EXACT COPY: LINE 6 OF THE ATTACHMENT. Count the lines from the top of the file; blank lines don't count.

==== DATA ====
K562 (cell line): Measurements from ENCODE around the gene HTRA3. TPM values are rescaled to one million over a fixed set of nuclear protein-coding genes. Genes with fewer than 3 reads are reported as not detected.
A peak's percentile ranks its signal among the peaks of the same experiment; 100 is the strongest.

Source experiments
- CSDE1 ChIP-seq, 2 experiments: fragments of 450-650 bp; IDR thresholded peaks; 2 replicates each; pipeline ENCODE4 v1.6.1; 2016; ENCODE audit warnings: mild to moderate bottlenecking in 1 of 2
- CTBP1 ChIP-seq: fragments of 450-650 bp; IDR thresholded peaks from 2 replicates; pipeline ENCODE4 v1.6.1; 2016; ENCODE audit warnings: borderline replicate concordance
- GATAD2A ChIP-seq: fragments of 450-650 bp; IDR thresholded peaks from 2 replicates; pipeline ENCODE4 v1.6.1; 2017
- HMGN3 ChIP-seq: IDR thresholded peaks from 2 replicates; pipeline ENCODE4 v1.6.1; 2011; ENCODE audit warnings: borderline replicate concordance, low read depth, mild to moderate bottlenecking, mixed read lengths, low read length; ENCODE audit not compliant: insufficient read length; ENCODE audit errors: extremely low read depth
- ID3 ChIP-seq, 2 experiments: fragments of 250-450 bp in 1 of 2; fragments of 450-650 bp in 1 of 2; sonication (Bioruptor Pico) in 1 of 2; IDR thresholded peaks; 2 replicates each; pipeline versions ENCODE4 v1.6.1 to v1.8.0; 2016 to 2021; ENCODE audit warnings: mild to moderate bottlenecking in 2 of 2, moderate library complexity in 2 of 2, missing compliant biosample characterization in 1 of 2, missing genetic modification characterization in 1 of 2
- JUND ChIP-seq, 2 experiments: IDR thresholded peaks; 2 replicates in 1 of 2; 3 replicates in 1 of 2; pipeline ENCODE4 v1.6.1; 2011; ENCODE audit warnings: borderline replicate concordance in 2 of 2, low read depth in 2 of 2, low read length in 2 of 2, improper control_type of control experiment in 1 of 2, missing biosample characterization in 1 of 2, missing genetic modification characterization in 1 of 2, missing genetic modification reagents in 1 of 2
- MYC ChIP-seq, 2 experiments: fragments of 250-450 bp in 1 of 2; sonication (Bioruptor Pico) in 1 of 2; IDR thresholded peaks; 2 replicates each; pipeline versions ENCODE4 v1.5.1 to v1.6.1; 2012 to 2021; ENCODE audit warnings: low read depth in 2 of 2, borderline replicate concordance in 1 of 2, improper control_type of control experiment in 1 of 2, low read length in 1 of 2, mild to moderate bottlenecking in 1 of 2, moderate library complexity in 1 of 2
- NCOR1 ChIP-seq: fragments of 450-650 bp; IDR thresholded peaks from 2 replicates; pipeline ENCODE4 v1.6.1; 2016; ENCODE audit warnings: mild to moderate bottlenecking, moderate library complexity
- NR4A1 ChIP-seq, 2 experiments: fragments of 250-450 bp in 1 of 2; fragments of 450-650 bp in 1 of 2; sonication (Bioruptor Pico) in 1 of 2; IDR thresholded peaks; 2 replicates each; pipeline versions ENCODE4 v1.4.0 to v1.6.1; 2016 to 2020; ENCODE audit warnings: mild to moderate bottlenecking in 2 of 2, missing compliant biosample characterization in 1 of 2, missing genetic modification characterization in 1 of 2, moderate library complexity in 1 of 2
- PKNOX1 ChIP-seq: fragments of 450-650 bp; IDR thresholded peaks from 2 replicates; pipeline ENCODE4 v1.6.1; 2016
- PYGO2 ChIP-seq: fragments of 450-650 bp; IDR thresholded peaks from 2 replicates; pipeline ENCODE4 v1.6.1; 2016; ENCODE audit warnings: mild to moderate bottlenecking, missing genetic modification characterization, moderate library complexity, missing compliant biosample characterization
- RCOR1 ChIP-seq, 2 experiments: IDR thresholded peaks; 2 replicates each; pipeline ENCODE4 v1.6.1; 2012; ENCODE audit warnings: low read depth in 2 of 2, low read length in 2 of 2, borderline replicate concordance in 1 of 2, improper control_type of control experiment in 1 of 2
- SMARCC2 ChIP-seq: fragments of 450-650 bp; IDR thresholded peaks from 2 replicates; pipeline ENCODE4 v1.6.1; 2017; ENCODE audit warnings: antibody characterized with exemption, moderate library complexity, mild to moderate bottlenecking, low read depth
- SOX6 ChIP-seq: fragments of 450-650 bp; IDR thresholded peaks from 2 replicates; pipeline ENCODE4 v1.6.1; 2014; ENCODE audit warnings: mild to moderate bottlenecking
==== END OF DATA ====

- GATAD2A ChIP-seq: fragments of 450-650 bp; IDR thresholded peaks from 2 replicates; pipeline ENCODE4 v1.6.1; 2017